Thursday, 7 November 2013

King Lear

This week I took my camera to Watermead Park which is just to the north of Leicester.

The park consists of numerous lakes and ponds surrounded by meadows, woodland and reed beds which were reclaimed from disused sand and gravel pits in the early 1980s. Both the River Soar and the Grand Union Canal run through the park and the place is haven for bird watchers and fishermen.

One of the lakes is named after King Lear, the legendary 8th century BC king of the Britons on whom Shakespeare based his tragedy. Lear (or Leir) was said to have given his name to Leicester and after his death was reputedly buried in a chamber beneath the River Soar somewhere close to where the park is now.

There's a concrete sculpture showing the final scene from Shakespeare's play mounted on a raft on the lake. Normally the raft is visible but with the recent rains, water levels were high and the figures appeared to be floating on the water.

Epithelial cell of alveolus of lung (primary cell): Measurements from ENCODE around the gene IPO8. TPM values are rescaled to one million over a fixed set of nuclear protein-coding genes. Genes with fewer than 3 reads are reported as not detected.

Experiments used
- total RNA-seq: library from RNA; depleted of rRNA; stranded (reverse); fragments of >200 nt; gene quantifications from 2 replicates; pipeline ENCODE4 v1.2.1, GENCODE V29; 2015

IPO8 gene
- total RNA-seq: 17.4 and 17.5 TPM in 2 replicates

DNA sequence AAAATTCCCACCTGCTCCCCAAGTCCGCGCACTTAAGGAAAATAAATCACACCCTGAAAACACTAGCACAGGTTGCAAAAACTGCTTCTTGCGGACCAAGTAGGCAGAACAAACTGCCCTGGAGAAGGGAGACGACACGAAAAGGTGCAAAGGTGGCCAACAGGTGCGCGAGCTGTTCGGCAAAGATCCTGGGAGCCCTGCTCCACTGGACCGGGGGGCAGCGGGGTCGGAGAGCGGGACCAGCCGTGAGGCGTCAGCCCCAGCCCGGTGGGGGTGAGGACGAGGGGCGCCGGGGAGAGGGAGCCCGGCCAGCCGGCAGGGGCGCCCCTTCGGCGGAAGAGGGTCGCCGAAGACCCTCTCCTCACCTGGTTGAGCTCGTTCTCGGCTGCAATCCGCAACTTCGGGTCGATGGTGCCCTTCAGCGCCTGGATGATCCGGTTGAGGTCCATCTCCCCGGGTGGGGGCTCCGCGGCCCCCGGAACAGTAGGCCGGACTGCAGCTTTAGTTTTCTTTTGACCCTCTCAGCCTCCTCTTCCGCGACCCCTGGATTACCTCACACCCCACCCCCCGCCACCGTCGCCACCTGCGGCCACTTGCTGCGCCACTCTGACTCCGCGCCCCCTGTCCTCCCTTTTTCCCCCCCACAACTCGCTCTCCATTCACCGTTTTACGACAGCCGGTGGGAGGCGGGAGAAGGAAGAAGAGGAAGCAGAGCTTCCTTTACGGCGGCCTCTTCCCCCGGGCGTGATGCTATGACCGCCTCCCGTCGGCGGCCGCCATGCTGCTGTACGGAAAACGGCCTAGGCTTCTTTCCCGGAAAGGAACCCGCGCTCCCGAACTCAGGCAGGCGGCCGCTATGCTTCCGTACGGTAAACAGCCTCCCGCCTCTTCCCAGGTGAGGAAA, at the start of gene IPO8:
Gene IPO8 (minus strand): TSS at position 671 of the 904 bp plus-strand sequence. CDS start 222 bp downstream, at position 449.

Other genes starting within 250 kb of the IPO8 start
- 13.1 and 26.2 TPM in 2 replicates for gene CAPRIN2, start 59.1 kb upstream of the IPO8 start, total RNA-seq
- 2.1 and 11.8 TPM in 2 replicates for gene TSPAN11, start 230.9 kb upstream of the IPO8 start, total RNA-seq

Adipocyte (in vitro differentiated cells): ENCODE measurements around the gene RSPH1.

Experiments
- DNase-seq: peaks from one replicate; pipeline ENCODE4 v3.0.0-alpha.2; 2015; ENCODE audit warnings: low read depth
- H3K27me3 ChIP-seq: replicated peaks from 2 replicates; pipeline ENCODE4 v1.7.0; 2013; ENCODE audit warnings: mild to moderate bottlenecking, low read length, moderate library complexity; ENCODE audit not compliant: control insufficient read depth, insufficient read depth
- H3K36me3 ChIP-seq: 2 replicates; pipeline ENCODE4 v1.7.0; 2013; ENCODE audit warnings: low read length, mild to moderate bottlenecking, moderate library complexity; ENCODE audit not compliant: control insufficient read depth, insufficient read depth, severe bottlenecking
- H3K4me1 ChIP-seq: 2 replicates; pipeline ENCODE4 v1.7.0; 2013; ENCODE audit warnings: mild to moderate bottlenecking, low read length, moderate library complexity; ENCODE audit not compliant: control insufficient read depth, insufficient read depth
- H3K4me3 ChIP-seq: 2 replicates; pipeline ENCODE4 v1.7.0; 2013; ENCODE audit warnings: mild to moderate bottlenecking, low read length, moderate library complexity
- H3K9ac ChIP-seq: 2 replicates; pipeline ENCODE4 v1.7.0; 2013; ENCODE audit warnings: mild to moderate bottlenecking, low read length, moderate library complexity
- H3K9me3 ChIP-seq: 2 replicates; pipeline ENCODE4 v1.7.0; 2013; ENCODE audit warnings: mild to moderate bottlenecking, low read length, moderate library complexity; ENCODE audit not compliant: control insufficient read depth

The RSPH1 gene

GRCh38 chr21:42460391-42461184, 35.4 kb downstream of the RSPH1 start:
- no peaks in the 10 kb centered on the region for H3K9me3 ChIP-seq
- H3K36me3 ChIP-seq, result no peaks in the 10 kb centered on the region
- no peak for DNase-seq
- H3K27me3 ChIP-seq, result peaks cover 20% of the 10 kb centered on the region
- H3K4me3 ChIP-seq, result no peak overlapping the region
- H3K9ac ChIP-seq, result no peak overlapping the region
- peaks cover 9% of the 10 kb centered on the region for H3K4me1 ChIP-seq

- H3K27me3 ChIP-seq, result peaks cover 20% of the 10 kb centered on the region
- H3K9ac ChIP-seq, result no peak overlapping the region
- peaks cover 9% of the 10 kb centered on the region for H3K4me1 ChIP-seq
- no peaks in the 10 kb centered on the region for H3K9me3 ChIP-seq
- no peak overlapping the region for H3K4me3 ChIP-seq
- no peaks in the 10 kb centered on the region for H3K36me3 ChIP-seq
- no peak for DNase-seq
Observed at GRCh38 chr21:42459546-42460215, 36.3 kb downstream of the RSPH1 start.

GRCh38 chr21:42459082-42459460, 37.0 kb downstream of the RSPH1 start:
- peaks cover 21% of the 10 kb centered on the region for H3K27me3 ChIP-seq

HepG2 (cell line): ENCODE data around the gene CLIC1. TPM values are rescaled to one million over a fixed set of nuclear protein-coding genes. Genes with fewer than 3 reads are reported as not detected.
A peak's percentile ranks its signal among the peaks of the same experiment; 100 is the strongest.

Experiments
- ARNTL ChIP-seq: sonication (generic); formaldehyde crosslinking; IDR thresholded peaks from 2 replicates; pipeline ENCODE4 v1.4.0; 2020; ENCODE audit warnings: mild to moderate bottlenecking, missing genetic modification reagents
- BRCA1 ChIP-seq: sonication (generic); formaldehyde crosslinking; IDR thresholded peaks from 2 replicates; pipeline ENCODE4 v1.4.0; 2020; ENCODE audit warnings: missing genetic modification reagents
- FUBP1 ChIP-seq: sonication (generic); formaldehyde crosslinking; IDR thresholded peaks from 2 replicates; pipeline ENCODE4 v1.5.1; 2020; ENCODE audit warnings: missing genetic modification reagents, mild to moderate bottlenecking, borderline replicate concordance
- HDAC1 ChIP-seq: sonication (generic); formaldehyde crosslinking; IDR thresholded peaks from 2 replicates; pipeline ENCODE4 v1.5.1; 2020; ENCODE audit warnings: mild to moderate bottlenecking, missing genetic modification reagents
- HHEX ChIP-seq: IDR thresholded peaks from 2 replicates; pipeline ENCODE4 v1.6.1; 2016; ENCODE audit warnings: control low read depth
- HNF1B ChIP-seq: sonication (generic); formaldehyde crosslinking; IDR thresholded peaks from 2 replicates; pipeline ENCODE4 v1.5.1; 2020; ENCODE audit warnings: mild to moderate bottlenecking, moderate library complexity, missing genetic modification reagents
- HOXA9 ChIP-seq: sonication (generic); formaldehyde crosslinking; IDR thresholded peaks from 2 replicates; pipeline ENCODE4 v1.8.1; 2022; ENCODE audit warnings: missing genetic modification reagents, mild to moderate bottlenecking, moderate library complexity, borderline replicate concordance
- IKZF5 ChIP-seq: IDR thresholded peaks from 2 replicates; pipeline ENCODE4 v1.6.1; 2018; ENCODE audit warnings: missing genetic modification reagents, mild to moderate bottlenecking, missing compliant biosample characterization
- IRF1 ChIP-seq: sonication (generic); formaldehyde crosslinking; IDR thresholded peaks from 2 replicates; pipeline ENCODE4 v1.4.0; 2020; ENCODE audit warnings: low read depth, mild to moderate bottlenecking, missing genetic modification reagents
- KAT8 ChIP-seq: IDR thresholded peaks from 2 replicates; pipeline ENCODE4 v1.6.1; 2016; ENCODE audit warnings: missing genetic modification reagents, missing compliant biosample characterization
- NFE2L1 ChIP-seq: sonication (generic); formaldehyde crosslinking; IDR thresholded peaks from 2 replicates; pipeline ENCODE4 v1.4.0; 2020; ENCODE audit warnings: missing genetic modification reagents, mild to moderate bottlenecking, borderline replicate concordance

A kneeling King Lear mourns his daughter Cordelia while the
Earl of Kent and the Duke of Albany look on.

Below are a few more pictures of the park.

Friday, 1 November 2013

Open at last

The Silver Arcade in the centre of Leicester has at last reopened after a major renovation and it looks fabulous.

It’s a Grade II listed Victorian shopping arcade dating from 1899, the only surviving four storey arcade in the country. For a long time it was home to many small independent shops but has stood empty for the last 13 years. Although it still retains most of the original features it now has a new glass roof and a new glass lift as well as various other sympathetic improvements.

The Silver Arcade was designed by Amos Hall who was in practice at the Leicester based architecture firm of Isaac Barradale (see: